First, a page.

Comic books that either adapt established stories or exist within the same universe of existing properties are in a precarious space. On the one hand, there is bought-in enthusiasm from readers because they’re (more than likely) already fans of the franchise. On the other hand, though, these types of comics are usually restricted to side stories that oftentimes add little to the lore of their respective universes, or fail to bring forth any major character revelations.
Unfortunately, such is the case with Horizon Zero Dawn Vol. 1. This five-issue story is a lightning-fast, utterly unremarkable read that does very little to expand on the world established in the original game and fails to deliver an engaging story.
That may sound harsh, but it’s not like Horizon Zero Dawn is a bad comic — it’s just very bland. For a comic set in the same world as the incredible PS4 game of the same name, it’s actually a little shocking how aggressively mediocre this comic is.
Whereas the game centered around the charismatic outcast Aloy, the comic chooses to focus on Talanah Khane Padish — a character from the game whose importance to the universe is entirely dependent on whether or not the reader completed the majority of the Hunter’s Lodge side quests. When the comic first released I had just completed the game and was very excited to dive-in, but I had not done any of the Lodge side quests during my play through, so I had no clue who Talanah was.
Choosing to focus this comic on a character who is, more or less, inconsequential to the main franchise is questionable at best and frustrating at worst, and really hampered my enjoyment of this volume as a whole. She’s presented in a way that assumes readers will already know who she is and care about her experiences, thus it feels like there is little to no character building throughout this volume as it relies on a preconceived notion that the character is already established in the readers head. Talanah doesn’t emerge from her journey changed in any way, nor is anything revealed about her along the way. She’s simply there, going through the motions.
That’s actually how this whole comic feels; it’s just going through the motions. It’s so unremarkable that there’s not even anything good or bad to say about it — it simply exists. The characters aren’t insufferable, but they’re not enjoyable either. Franchise newcomer Amadis does receive a rather tragic backstory in an attempt to flesh out his character, but it’s breezed over so quickly and of such little consequence that it ends up failing to elicit any emotional investment or reaction.
The story itself feels like a one-off side quest from the game that you would be annoyed at wasting your time on because it carried no reward and no narrative value. You can easily read the entirety of this volume in about 45 minutes yet completely forget what happened 10 minutes after you finish the final page. It’s an incredibly simple story that adds almost nothing to the established universe and doesn’t earn any engagement or excitement from its readers. Talanah simply sets off to hunt down a special type of machine and, uh, successfully hunts it. That’s really the crux of the whole book, not much else to it.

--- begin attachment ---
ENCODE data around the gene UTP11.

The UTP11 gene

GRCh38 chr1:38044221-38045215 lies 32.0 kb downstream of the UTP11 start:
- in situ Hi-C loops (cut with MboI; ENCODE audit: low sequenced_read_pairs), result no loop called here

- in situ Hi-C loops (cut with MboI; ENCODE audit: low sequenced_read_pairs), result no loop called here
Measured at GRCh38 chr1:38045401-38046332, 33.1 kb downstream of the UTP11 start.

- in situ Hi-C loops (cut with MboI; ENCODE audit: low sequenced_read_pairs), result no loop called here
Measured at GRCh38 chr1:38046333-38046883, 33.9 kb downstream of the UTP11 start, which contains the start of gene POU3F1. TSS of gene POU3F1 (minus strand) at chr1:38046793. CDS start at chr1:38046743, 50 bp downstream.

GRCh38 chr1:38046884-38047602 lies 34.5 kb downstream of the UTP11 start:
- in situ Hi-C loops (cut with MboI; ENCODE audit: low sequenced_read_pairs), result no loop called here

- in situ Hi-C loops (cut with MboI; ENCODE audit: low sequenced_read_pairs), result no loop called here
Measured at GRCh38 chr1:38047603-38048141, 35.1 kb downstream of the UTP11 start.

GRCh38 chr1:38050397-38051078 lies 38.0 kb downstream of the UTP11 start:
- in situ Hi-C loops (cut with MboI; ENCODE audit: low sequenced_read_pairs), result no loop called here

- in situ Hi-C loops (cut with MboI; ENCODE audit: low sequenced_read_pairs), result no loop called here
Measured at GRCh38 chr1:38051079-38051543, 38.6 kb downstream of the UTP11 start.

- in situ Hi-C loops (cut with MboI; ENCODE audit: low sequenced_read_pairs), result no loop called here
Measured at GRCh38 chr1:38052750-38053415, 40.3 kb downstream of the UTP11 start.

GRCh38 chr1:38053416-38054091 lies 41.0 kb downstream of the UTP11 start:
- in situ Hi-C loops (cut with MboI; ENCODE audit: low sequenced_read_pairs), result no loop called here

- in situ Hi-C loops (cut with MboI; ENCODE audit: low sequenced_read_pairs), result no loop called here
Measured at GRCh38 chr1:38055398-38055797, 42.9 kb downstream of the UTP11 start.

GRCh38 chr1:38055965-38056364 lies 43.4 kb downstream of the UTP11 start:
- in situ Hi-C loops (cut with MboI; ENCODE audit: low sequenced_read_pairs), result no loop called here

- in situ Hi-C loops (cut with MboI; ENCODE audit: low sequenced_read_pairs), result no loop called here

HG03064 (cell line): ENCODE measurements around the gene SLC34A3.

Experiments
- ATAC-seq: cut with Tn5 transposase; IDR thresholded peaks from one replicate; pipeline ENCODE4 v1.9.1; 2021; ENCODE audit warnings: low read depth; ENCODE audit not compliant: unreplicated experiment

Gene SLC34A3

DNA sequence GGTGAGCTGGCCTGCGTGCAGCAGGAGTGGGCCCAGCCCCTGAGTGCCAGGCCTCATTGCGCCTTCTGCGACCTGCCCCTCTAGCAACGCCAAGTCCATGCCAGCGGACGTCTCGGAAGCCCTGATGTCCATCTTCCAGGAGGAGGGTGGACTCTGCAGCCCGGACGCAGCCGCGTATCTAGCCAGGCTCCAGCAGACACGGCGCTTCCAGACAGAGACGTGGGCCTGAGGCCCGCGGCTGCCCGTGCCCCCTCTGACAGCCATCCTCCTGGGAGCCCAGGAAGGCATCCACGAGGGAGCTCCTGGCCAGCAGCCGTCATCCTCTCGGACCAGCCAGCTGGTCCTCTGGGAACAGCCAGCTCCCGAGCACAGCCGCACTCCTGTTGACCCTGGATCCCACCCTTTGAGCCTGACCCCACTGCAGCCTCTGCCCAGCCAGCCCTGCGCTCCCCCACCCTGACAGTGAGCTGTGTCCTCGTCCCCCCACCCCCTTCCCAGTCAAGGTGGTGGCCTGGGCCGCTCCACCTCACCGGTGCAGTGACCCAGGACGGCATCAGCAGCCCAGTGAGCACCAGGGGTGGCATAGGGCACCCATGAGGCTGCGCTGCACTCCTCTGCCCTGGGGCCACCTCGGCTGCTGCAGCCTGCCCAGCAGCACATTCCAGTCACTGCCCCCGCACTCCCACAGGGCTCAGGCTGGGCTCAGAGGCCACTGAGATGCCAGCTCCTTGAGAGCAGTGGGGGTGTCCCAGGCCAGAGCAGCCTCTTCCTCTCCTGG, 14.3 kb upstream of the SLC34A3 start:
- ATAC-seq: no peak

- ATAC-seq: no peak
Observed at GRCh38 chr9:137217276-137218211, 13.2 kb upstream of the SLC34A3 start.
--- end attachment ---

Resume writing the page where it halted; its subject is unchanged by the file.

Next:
The only standout moment from the entirety of this five-issue collection is when Talanah and Amadis encounter a Shellsnapper, a new machine that has only been teased for the upcoming sequel to the game, Horizon: Forbidden West. Getting a glimpse of the Shellsnapper in action will be a treat for fans anticipating the new game and provides an idea of what it will be like to face these behemoths as a player.
I wish I could say this book was at least enjoyable to look at, but not even the art manages to grab my attention. There’s no energy to the action sequences, the characters feel lifeless, and there are occasionally jarring transitions between panels and scenes. Overall, the art feels less like the successful sequential storytelling seen in other comics and more like unfinished storyboards that were colored in so they could be repurposed for a comic. Like everything else in this volume, the art is in no way bad, it’s just not good either.
Horizon Zero Dawn Vol. 1 isn’t bad enough that it should be avoided by fans of the game, but it’s definitely not enjoyable enough that I’d recommend it to, well, anyone. It’s just completely uninspired and wildly mediocre all around. If you’re an absolute die-hard fan of the game, this might be worth the price of admission and extremely quick read time. Even then, I still think you’d be better off just replaying the original game until Horizon: Forbidden West comes out.
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